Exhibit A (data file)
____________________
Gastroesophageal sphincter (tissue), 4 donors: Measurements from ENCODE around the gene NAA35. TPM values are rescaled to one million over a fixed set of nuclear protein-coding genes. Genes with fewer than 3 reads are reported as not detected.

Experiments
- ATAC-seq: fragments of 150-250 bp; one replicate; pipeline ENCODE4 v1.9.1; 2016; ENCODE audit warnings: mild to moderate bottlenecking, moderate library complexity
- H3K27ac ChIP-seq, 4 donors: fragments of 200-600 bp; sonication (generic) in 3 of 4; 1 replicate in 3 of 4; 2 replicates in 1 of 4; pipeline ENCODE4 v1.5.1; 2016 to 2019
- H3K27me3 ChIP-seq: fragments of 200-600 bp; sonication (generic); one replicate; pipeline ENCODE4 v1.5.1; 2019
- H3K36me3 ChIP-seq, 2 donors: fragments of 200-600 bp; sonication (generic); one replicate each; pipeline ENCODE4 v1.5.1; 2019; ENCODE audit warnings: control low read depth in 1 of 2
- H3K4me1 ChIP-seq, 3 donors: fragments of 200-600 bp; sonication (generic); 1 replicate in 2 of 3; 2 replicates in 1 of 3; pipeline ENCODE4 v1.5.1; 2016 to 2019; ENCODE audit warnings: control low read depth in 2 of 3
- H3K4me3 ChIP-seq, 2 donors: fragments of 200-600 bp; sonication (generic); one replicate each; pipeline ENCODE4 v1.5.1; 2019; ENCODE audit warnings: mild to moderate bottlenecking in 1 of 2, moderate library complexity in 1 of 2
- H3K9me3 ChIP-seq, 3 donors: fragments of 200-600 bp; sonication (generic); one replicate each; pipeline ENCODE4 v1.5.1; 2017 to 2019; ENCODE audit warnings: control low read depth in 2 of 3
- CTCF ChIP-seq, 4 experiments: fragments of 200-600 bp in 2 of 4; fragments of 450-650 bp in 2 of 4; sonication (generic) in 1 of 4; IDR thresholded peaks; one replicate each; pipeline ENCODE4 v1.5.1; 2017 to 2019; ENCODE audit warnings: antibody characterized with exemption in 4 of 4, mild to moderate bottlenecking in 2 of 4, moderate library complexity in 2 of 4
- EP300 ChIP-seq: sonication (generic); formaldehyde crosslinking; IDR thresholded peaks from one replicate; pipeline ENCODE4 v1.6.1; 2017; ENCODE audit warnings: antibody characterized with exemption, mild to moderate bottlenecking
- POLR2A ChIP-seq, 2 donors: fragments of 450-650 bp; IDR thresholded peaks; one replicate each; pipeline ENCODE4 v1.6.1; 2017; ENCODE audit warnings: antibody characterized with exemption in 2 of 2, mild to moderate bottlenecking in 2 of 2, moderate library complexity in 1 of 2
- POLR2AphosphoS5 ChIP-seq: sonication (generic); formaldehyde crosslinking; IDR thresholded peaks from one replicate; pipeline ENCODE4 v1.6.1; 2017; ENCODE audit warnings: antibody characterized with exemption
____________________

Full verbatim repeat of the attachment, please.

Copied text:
Gastroesophageal sphincter (tissue), 4 donors: Measurements from ENCODE around the gene NAA35. TPM values are rescaled to one million over a fixed set of nuclear protein-coding genes. Genes with fewer than 3 reads are reported as not detected.

Experiments
- ATAC-seq: fragments of 150-250 bp; one replicate; pipeline ENCODE4 v1.9.1; 2016; ENCODE audit warnings: mild to moderate bottlenecking, moderate library complexity
- H3K27ac ChIP-seq, 4 donors: fragments of 200-600 bp; sonication (generic) in 3 of 4; 1 replicate in 3 of 4; 2 replicates in 1 of 4; pipeline ENCODE4 v1.5.1; 2016 to 2019
- H3K27me3 ChIP-seq: fragments of 200-600 bp; sonication (generic); one replicate; pipeline ENCODE4 v1.5.1; 2019
- H3K36me3 ChIP-seq, 2 donors: fragments of 200-600 bp; sonication (generic); one replicate each; pipeline ENCODE4 v1.5.1; 2019; ENCODE audit warnings: control low read depth in 1 of 2
- H3K4me1 ChIP-seq, 3 donors: fragments of 200-600 bp; sonication (generic); 1 replicate in 2 of 3; 2 replicates in 1 of 3; pipeline ENCODE4 v1.5.1; 2016 to 2019; ENCODE audit warnings: control low read depth in 2 of 3
- H3K4me3 ChIP-seq, 2 donors: fragments of 200-600 bp; sonication (generic); one replicate each; pipeline ENCODE4 v1.5.1; 2019; ENCODE audit warnings: mild to moderate bottlenecking in 1 of 2, moderate library complexity in 1 of 2
- H3K9me3 ChIP-seq, 3 donors: fragments of 200-600 bp; sonication (generic); one replicate each; pipeline ENCODE4 v1.5.1; 2017 to 2019; ENCODE audit warnings: control low read depth in 2 of 3
- CTCF ChIP-seq, 4 experiments: fragments of 200-600 bp in 2 of 4; fragments of 450-650 bp in 2 of 4; sonication (generic) in 1 of 4; IDR thresholded peaks; one replicate each; pipeline ENCODE4 v1.5.1; 2017 to 2019; ENCODE audit warnings: antibody characterized with exemption in 4 of 4, mild to moderate bottlenecking in 2 of 4, moderate library complexity in 2 of 4
- EP300 ChIP-seq: sonication (generic); formaldehyde crosslinking; IDR thresholded peaks from one replicate; pipeline ENCODE4 v1.6.1; 2017; ENCODE audit warnings: antibody characterized with exemption, mild to moderate bottlenecking
- POLR2A ChIP-seq, 2 donors: fragments of 450-650 bp; IDR thresholded peaks; one replicate each; pipeline ENCODE4 v1.6.1; 2017; ENCODE audit warnings: antibody characterized with exemption in 2 of 2, mild to moderate bottlenecking in 2 of 2, moderate library complexity in 1 of 2
- POLR2AphosphoS5 ChIP-seq: sonication (generic); formaldehyde crosslinking; IDR thresholded peaks from one replicate; pipeline ENCODE4 v1.6.1; 2017; ENCODE audit warnings: antibody characterized with exemption